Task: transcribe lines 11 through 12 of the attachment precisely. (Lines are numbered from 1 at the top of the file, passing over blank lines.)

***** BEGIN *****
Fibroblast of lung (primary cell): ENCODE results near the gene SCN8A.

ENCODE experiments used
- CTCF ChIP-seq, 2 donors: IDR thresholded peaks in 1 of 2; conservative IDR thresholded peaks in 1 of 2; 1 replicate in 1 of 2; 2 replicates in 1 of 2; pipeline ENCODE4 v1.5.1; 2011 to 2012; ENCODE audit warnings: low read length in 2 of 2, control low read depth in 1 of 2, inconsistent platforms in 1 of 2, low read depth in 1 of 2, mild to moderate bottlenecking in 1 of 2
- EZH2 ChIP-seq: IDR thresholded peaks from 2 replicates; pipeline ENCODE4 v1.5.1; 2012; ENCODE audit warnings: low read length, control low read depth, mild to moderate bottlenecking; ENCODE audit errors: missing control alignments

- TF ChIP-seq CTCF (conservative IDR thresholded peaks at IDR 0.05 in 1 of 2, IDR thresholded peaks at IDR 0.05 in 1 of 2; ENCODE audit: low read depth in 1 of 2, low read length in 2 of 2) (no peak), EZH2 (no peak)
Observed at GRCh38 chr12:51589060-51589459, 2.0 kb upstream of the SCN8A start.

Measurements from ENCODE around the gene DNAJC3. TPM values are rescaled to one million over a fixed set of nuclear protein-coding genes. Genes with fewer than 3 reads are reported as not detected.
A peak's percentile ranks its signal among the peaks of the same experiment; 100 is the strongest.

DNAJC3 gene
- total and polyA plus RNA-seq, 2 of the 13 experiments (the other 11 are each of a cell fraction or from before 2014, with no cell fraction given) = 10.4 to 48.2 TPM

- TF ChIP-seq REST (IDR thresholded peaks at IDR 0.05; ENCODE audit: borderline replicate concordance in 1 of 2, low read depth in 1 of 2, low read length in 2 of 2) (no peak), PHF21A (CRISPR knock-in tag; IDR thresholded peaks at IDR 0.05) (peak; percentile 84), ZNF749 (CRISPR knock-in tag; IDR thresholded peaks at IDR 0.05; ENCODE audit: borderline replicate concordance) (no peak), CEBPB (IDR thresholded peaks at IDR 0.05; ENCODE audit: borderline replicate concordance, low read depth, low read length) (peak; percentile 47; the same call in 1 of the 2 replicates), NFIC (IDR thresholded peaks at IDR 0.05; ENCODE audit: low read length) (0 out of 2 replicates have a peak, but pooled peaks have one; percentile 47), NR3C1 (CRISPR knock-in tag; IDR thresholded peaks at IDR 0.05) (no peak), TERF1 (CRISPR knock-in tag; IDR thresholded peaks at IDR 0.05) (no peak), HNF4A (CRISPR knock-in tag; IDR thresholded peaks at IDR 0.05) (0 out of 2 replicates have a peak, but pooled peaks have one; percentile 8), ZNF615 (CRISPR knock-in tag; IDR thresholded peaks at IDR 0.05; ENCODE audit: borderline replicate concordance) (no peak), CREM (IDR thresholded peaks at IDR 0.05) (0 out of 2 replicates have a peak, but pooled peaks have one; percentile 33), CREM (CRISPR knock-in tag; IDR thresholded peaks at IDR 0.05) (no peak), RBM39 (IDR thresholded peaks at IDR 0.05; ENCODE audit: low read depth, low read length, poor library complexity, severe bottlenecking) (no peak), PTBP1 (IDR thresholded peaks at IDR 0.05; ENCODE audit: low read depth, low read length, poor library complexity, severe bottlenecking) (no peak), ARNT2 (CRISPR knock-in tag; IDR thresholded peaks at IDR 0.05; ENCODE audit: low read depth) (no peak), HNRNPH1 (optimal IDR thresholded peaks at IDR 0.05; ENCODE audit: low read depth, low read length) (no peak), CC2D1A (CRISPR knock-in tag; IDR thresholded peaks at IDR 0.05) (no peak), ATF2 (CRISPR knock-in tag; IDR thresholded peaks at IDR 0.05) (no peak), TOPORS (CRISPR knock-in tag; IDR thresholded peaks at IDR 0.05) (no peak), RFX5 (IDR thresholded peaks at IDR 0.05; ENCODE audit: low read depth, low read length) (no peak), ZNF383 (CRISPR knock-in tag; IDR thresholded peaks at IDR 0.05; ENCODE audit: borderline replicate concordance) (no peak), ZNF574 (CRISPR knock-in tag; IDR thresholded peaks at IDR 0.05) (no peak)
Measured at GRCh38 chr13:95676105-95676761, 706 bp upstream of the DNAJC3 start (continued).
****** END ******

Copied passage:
- TF ChIP-seq REST (IDR thresholded peaks at IDR 0.05; ENCODE audit: borderline replicate concordance in 1 of 2, low read depth in 1 of 2, low read length in 2 of 2) (no peak), PHF21A (CRISPR knock-in tag; IDR thresholded peaks at IDR 0.05) (peak; percentile 84), ZNF749 (CRISPR knock-in tag; IDR thresholded peaks at IDR 0.05; ENCODE audit: borderline replicate concordance) (no peak), CEBPB (IDR thresholded peaks at IDR 0.05; ENCODE audit: borderline replicate concordance, low read depth, low read length) (peak; percentile 47; the same call in 1 of the 2 replicates), NFIC (IDR thresholded peaks at IDR 0.05; ENCODE audit: low read length) (0 out of 2 replicates have a peak, but pooled peaks have one; percentile 47), NR3C1 (CRISPR knock-in tag; IDR thresholded peaks at IDR 0.05) (no peak), TERF1 (CRISPR knock-in tag; IDR thresholded peaks at IDR 0.05) (no peak), HNF4A (CRISPR knock-in tag; IDR thresholded peaks at IDR 0.05) (0 out of 2 replicates have a peak, but pooled peaks have one; percentile 8), ZNF615 (CRISPR knock-in tag; IDR thresholded peaks at IDR 0.05; ENCODE audit: borderline replicate concordance) (no peak), CREM (IDR thresholded peaks at IDR 0.05) (0 out of 2 replicates have a peak, but pooled peaks have one; percentile 33), CREM (CRISPR knock-in tag; IDR thresholded peaks at IDR 0.05) (no peak), RBM39 (IDR thresholded peaks at IDR 0.05; ENCODE audit: low read depth, low read length, poor library complexity, severe bottlenecking) (no peak), PTBP1 (IDR thresholded peaks at IDR 0.05; ENCODE audit: low read depth, low read length, poor library complexity, severe bottlenecking) (no peak), ARNT2 (CRISPR knock-in tag; IDR thresholded peaks at IDR 0.05; ENCODE audit: low read depth) (no peak), HNRNPH1 (optimal IDR thresholded peaks at IDR 0.05; ENCODE audit: low read depth, low read length) (no peak), CC2D1A (CRISPR knock-in tag; IDR thresholded peaks at IDR 0.05) (no peak), ATF2 (CRISPR knock-in tag; IDR thresholded peaks at IDR 0.05) (no peak), TOPORS (CRISPR knock-in tag; IDR thresholded peaks at IDR 0.05) (no peak), RFX5 (IDR thresholded peaks at IDR 0.05; ENCODE audit: low read depth, low read length) (no peak), ZNF383 (CRISPR knock-in tag; IDR thresholded peaks at IDR 0.05; ENCODE audit: borderline replicate concordance) (no peak), ZNF574 (CRISPR knock-in tag; IDR thresholded peaks at IDR 0.05) (no peak)
Measured at GRCh38 chr13:95676105-95676761, 706 bp upstream of the DNAJC3 start (continued).